John first asked me to do a simple test which involved jumping as if skipping on both legs, then my right leg and then my left. He showed me in the mirror how when hopping on my left leg I was leaning over to that side with my upper torso whereas when hopping on my right leg my spine remained vertical. This test immediately showed us that I was not trusting in my gluteus medius doing the work of stabilising my hip in a horizontal position. John performed a number of strength tests (asking me to push my leg against his hand) which showed that my left quad was lacking in power. They also showed him that this wasn’t due to a lack of muscle strength but a problem with the power supply which is provided via a nerve radiating from the L5 vertebrae.

John was curious about testing my upper body, rather than assuming the problem was just localised at around my hip. He performed some tests involving the abduction of my arms which  showed that I had stiffness on my left side going up into L3 and my thoracic region. Also, he found that my neck vertebrae were not so springy on my left side. As I fell fully on my left side it might well explain the ongoing stiffness. John treated my upper spine with some manipulation which released some tension and resulted in my left arm abducting more freely. He also found that this resulted in improved quad strength and leg abduction when re-testing.

We then looked at the glute strength exercises I had been given by my NHS physio and found that my technique was poor. The exercise involved me lying on my side, extending my uppermost leg back  and lifting it upwards. We spent quite a bit of time correcting my technique: he corrected the alignment of my head and neck so that I was keeping my neck long and in line with my spine; he talked about ‘shutting the door’ (activating my transverseabdominal muscles), correcting my hip position and using my fingers to make sure my glutes are working.  We looked at my single leg squat exercise which I had been having a lot of difficulty with and which hadn’t been improving. John also identified my poor technique and I worked on making sure I wasn’t allowing my knee to go too far forward of my knee and that I was folding my hip in the same way as when doing the exercise on my left leg, which felt easy.

Finally we looked at my standing posture and looked at ‘shutting the door’ and ‘scapula setting’ to address the position of my shoulders which are habitually rolled forward. We also looked at John’s exercise sheets relating to ‘dynamic sitting’ and he suggested I work with those over the next few days if possible. John suggested we meet again the next week to see what difference doing the same exercises with my increased understanding has made.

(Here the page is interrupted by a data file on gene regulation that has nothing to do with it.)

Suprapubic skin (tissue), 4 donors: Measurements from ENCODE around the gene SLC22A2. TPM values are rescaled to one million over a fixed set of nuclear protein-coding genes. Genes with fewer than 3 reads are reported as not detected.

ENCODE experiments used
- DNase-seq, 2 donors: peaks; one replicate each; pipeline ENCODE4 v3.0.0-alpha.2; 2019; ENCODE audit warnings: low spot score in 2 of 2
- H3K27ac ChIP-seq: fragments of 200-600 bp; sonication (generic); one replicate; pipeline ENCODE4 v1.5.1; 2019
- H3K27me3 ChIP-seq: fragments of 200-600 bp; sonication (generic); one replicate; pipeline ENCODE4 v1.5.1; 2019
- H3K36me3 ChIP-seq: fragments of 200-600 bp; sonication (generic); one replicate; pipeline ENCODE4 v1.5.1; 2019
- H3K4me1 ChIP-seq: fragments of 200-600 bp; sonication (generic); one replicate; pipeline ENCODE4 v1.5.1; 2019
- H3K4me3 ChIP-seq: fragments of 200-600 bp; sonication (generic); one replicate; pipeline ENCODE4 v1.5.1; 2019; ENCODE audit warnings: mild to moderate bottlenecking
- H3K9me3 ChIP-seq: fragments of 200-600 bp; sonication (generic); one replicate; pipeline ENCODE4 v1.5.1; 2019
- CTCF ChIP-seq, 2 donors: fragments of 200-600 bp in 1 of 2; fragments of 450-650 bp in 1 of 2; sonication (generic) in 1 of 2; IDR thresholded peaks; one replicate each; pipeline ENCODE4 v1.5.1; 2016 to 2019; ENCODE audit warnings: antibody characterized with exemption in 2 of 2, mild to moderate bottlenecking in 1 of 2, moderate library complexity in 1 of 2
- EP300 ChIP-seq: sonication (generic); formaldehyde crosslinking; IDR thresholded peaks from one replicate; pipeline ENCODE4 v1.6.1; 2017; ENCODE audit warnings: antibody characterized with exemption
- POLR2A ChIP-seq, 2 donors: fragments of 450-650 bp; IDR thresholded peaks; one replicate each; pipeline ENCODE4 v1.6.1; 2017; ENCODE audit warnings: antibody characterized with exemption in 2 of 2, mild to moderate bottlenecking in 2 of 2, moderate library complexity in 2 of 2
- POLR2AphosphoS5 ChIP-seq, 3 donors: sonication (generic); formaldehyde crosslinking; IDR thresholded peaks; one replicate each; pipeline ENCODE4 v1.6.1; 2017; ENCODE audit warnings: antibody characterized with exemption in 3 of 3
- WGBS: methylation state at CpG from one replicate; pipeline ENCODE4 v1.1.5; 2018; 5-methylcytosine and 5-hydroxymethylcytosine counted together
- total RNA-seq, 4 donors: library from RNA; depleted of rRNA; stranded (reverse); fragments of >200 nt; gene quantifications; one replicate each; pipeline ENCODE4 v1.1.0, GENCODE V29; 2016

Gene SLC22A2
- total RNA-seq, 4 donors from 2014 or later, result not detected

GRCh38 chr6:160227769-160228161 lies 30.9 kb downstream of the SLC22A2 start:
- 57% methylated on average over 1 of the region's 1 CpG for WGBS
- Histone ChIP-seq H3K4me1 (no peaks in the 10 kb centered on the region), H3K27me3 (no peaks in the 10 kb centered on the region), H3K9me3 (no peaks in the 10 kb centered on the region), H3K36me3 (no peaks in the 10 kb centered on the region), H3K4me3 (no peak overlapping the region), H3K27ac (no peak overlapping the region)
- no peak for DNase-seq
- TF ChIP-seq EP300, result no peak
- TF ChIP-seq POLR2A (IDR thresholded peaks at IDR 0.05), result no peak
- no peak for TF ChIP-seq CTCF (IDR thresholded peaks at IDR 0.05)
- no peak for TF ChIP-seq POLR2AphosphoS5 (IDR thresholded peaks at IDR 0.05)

Screen Shot 2016-07-12 at 11.09.54

Heel Fracture

HEEL FRACTURE

No impact Aqua Running - Loan Belts available
No impact Aqua Running – Loan Belts available

‘I suffered a severely fractured Calaneum (heel) bone during a stag do in Berlin in the summer of 2014. It resulted in open reductive surgery where a plate and screws were fitted and I was unable to weight bear for 3 months.

Once able to weight bear I was limping and in quite a lot of discomfort. I would get easily fatigued after periods of standing and after a day on my feet at work would need to spend the entire evening recovering. If I did socialise out after work I would pay for it the following day or sometimes days with further stiffness and pain.
I received hydrotherapy and physiotherapy sessions soon after fully weight bearing and although this helped to a degree it was still painful to walk. I still had a limp, some days were worse than others and I got to a stage where my physiotherapist expressed doubt about his ability to help me any further as I was unable to perform a heel raise on the one foot, usually doable by this stage.

John was recommended to me by a work colleague who had had a running injury. I was feeling mentally defeated at this point as it had been a year since my injury and I still couldn’t walk without some degree of discomfort. I had recently been to a wedding reception after a day at work and as a result the 2 weeks that followed had been more uncomfortable than usual. I was having severe doubts about ever being able to walk properly again.

PHYSIO ASSESSMENT
After explaining my situation to John he worked the surrounding areas of my foot and manipulated areas in my back. I physically saw a change in my flexibility between the beginning and end of this first session. I could now move my right foot back as far as my left which I was unable to do before and it was noticeably easier walking up and down hills as I didn’t have this flexibility before. I’m now also able to perform a heel raise on the right foot and can hold this position for around 30 seconds. My confidence has improved considerably and I’m optimistic that I may even be able to resume more physical activities in the near future.’